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Chapter Outline

  1. Communication climate refers to the social tone of a relationship and involves the way people feel about each other as they carry out activities.

  2. Communication climates develop by the degree to which people see themselves as valued.

    1. Confirming communication refers to messages that convey valuing. Three positive types of messages that have the best chance of being perceived as confirming.

      1. Recognition is the most fundamental act of confirmation, to recognize the other person.
      2. Acknowledging the ideas and feelings of others is a stronger form of confirmation than simple recognition.
      3. Endorsement means you agree with the speaker and is the highest form of confirming.
    2. Disagreeing messages lie between confirming and disconfirming and communicate that the other person is wrong; there are three types of disagreement.

      1. Argumentativeness is presenting and defending positions on issues while attacking positions taken by others.
      2. Complaining is a way to register dissatisfaction without arguing.
      3. Aggressiveness is the most destructive way to disagree with another person and involves attacking the self-concepts of others and winning at others’ expense.
    3. Disconfirming communication dismisses the value of a person; there are seven types of disconfirming response.

      1. Impervious responses fail to acknowledge the other person's communicative attempt.
      2. Interrupting responses occur when one person begins to speak before the other is through making a point.
      3. Irrelevant responses are totally unrelated to what the other person was saying.
      4. Tangential responses acknowledge the other person's communication, but the acknowledgement is used to steer the conversation in a new direction.
      5. Impersonal responses are monologues filled with impersonal, intellectualized, and generalized statements so the speaker never interacts with the other individual on a personal level.
      6. Ambiguous responses contain a message with more than one meaning.
      7. Incongruous responses contain two messages that seem to deny or contradict each other, one at the verbal level and one at the nonverbal level.
    4. Defensiveness is a reaction to a hostile or indifferent message and is the process of protecting our presenting self and face.

      1. Presenting self consists of all of the parts of the image you want to present to the world.
      2. Our face is the side of ourselves we try to project to others.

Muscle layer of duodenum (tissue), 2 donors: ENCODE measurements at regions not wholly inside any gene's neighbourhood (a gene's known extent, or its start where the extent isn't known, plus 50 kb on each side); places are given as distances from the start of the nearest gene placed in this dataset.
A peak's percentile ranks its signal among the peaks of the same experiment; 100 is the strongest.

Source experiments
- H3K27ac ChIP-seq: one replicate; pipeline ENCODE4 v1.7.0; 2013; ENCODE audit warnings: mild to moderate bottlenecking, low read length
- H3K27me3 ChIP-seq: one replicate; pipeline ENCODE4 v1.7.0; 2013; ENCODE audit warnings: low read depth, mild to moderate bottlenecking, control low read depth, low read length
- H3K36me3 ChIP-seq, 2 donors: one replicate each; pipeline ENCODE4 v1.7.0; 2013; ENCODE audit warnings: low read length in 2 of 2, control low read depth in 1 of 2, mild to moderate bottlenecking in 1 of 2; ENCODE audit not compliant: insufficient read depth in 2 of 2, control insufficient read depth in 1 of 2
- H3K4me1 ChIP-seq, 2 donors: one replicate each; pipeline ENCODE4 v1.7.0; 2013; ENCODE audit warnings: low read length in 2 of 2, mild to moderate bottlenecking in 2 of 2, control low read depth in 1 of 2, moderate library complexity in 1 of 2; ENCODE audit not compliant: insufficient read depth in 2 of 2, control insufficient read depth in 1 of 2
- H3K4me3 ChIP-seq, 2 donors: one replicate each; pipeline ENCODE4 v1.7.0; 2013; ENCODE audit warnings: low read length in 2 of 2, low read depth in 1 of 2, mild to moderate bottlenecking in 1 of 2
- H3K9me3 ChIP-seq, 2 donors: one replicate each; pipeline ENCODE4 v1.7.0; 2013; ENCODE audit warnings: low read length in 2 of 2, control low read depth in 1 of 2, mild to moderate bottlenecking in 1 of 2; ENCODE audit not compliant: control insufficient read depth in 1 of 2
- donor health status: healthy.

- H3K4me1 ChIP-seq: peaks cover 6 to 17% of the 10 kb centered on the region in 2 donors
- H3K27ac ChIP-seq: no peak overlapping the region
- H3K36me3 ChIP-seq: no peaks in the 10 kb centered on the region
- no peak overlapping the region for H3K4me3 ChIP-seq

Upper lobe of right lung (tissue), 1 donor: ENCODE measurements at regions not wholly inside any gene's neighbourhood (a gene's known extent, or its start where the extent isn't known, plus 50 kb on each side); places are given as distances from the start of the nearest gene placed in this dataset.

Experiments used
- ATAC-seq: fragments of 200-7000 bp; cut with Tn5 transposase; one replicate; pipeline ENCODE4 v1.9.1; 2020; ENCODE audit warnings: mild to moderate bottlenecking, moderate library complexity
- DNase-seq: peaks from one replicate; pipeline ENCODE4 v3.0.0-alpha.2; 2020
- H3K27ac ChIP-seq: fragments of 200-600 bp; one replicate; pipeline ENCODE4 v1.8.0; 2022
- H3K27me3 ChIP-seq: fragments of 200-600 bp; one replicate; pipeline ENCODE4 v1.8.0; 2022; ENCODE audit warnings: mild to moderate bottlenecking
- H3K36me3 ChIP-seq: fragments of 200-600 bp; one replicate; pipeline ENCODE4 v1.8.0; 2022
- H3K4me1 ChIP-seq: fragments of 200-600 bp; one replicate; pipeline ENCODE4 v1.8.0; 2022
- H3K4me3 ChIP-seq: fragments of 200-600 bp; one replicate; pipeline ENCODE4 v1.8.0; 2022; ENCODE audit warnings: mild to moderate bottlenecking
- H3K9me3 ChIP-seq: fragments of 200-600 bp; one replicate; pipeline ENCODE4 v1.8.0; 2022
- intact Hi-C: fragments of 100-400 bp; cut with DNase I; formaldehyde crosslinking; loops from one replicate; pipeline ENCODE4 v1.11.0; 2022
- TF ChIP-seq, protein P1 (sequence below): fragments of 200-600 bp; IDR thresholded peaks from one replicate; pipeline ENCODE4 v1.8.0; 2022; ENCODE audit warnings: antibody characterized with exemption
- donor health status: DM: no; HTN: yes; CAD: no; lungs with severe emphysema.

3. Face-threatening acts are messages that seem to challenge the image we want to project.

    5. Climate patterns occur, and once a communication climate is formed, it can take on a life of its own, which can be represented as a spiral.
  3. Creating supportive climates. Reducing defensiveness can occur by sending supportive rather than defense-provoking messages, as explained by Gibb's categories.

    1. Evaluation versus Description — An evaluative message judges the other person, usually in a negative way, while description is a way to offer your thoughts, feelings, and wants without judging the listener.
    2. Controlling communication versus problem orientation—Controlling communication occurs when a sender seems to be imposing a solution on the receiver with little regard for the receiver's needs or interests, while in problem orientation, communicators focus on finding a solution that satisfies both their own needs and those of others involved.
    3. Strategy versus spontaneity—Strategy can be used to characterize defense-arousing messages in which speakers hide their ulterior motives, while spontaneity contrasts this behavior by being honest with others rather than manipulating them.
    4. Neutrality versus empathy—Neutrality describes a behavior that arouses defensiveness due to its indifference or lack of caring, while empathy provides support by accepting another's feelings.
    5. Superiority versus equality—Superiority is conveyed by patronizing messages that suggest “I’m better than you”, whereas speakers can achieve equality by communicating that although they may have greater talent in certain areas, they see others as having just as much worth as themselves.
    6. Certainty versus provisionalism—Individuals who insist that they are right project the defense-arousing behavior of certainty, while provisionalism is when people may have strong opinions but are willing to acknowledge that they don’t have a corner on the truth and will change their stand if another position seems more reasonable.
  4. Invitational communication is an approach that welcomes others to see your point of view and freely share their own.

    1. The language of choice.

      1. Describe choices instead of obligations.
      2. Invitational communicators extend freedom to others and exercise it themselves.
    2. Responding nondefensively to criticism.

      1. Seek more information.
        1. Ask for specifics. Request more specific information from the sender.
        2. Guess about the specifics. When the critic is unable to provide specific details, guess at the specifics.
        3. Paraphrase the speaker's thoughts and feelings.
      2. Agree with the critic.
        1. Agree with the truth when the person's criticism is factually correct.
        2. Agree in principle, which allows you to accept the principle upon which the criticism is based and still behave as you have been.
        3. Agree with the critic's perception by agreeing with the critic's right to perceive things their way; you acknowledge the reasonableness of their perceptions even though you don't agree or wish to change your behavior.

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